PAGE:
“In-plan guaranteed lifetime income and out-of-plan solutions are structurally different,” Hueler continued. “It’s difficult to have multiple offerings in-plan. If you think about it, the structure is proprietary to recordkeepers, and that has made this development slow. Right now, the contract is written to the plan and the plan sponsor is the fiduciary.”

Dietrich said there are flexible features in annuities, and the plan sponsors and annuity providers won’t know what features participants will favor until there are more of them using annuities. “The selection of what is offered in DC plans should be based on what participants need or want—there are lots of features, such as return of premium or death benefits—but I think we should keep it simple,” he suggested.

Melia agreed that guaranteed income options in DC plans should be in the simplest form. “The issues of return of premium, death benefits and how to manage risk should be left to the retail space,” he said.

Both variable and fixed annuities have pros and cons. Fixed annuities pay the same amount each month, while variable annuities pay an amount that depends on the investment performance of the investments held by the particular annuity. When a participant purchases a fixed annuity, he is yielding control over the underlying assets to the backer of that product. He could live to 105 and still be paid. With a variable product, there is potential upside and the participant always has access to the underlying assets during the accumulation phase, which can be useful if he faces unexpected needs.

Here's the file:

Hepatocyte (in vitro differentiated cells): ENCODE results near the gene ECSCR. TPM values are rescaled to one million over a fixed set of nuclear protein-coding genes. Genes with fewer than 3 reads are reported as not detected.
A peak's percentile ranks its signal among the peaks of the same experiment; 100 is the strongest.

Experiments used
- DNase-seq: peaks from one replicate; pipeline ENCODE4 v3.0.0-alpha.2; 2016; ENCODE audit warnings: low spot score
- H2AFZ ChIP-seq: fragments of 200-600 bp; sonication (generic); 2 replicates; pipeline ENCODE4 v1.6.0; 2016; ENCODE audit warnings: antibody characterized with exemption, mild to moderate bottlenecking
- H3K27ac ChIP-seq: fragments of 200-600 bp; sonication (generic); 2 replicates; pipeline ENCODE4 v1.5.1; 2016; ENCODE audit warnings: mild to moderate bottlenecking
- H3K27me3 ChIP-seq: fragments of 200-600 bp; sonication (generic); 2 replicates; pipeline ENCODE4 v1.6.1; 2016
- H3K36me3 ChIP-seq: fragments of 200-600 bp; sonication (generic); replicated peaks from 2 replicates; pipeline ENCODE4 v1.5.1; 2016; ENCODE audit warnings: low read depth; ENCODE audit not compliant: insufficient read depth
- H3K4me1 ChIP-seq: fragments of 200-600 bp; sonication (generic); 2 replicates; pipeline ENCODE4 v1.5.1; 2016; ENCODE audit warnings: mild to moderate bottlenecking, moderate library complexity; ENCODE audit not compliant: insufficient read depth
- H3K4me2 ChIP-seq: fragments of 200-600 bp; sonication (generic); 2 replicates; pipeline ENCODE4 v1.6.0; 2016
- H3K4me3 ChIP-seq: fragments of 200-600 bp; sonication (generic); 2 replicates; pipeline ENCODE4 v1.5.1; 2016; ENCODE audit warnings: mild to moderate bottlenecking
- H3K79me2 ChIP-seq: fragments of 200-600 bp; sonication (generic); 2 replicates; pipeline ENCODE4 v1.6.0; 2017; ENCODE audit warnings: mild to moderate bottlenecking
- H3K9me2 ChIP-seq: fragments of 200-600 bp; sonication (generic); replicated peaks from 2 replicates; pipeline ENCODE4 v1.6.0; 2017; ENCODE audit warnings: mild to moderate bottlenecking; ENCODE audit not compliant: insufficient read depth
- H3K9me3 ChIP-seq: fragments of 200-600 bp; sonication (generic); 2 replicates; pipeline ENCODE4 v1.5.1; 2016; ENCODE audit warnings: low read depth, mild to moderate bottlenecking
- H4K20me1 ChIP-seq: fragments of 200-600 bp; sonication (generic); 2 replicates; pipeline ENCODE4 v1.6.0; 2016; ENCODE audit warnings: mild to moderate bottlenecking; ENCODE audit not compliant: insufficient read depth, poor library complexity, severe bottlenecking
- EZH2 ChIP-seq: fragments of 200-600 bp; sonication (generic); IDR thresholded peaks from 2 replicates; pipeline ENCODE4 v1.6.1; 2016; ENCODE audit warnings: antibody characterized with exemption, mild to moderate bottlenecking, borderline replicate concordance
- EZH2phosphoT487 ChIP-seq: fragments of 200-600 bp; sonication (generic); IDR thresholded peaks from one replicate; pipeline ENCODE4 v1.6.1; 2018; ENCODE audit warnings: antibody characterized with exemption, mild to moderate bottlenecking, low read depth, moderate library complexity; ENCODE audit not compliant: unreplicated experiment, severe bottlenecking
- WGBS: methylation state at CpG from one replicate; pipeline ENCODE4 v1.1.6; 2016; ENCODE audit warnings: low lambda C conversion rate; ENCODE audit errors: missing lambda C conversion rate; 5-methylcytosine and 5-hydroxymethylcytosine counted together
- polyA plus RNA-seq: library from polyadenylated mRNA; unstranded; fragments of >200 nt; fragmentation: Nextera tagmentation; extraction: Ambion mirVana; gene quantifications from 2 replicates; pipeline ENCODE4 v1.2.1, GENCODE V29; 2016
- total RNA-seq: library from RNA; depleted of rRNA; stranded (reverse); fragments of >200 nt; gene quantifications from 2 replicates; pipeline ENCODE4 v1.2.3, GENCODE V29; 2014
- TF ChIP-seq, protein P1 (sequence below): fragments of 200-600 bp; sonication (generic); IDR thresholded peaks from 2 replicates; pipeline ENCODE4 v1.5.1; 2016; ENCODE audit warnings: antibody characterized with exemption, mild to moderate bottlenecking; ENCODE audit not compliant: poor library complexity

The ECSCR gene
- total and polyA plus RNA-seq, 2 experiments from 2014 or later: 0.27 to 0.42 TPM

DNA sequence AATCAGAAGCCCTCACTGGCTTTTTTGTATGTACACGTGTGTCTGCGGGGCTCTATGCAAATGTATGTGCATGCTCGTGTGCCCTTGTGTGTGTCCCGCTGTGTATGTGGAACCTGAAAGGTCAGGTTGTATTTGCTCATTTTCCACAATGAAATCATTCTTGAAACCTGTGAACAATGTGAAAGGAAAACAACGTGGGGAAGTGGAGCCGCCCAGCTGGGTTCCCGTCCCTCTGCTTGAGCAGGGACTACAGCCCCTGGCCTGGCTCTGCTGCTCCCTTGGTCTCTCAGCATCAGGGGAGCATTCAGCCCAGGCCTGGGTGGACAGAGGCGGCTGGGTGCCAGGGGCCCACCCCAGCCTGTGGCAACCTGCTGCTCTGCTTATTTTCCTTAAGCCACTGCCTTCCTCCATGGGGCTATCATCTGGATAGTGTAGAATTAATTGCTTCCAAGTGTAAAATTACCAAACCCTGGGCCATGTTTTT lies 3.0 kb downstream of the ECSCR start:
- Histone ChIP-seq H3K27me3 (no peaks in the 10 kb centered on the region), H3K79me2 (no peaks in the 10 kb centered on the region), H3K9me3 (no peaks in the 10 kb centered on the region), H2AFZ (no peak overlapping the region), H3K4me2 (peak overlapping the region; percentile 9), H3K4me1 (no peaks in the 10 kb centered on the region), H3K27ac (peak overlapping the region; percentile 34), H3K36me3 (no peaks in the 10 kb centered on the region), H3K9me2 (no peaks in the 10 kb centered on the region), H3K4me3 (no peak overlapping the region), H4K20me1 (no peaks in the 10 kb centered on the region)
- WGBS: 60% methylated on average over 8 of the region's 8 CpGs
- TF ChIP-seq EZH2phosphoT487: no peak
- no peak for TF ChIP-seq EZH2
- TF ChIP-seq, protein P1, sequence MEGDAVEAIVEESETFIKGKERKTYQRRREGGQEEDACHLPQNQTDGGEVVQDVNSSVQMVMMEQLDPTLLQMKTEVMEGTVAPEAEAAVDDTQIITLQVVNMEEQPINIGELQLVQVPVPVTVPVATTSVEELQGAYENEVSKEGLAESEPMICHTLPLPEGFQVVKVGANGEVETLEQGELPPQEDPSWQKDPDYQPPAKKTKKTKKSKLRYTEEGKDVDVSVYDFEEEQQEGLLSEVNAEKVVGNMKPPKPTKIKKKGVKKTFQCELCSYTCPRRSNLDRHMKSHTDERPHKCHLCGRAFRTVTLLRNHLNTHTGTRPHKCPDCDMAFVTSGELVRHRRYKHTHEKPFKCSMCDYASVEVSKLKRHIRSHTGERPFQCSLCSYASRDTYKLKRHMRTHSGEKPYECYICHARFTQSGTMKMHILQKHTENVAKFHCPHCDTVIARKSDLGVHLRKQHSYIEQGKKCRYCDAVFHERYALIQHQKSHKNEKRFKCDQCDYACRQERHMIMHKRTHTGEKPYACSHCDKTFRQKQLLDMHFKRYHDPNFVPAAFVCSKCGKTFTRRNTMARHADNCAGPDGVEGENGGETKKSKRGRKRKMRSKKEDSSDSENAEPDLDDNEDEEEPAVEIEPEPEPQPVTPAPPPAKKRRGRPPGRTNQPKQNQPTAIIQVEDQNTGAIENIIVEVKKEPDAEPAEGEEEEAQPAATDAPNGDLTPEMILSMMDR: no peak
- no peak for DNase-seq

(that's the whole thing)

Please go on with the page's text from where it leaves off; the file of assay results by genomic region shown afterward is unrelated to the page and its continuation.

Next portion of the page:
Melia said he believes fixed annuities are better for retirement plans. “Some plans now use variable annuities, and it may help people when the market crashes, but if people who are 60 to 65 just hold less equity, they would be better off than in a variable annuity,” he said.

From an employer perspective, if the workforce is mostly blue-collar and labor intensive, a fixed annuity would help the company manage its workforce, he added. “As workers get older, they will have a higher retirement readiness and can move on,” Melia said.

For plan sponsors who have put in the effort creating and implementing custom target-date funds (TDFs), paying more money to get access to the market in a variable annuity might make sense for them, Hueler said. But, for those that don’t have those skills, fixed annuities should be considered.

Hueler’s word of wisdom to DC plan sponsors is, “We are just getting started. We don’t have to have everything in place. But, guaranteed retirement income is a real need right now.”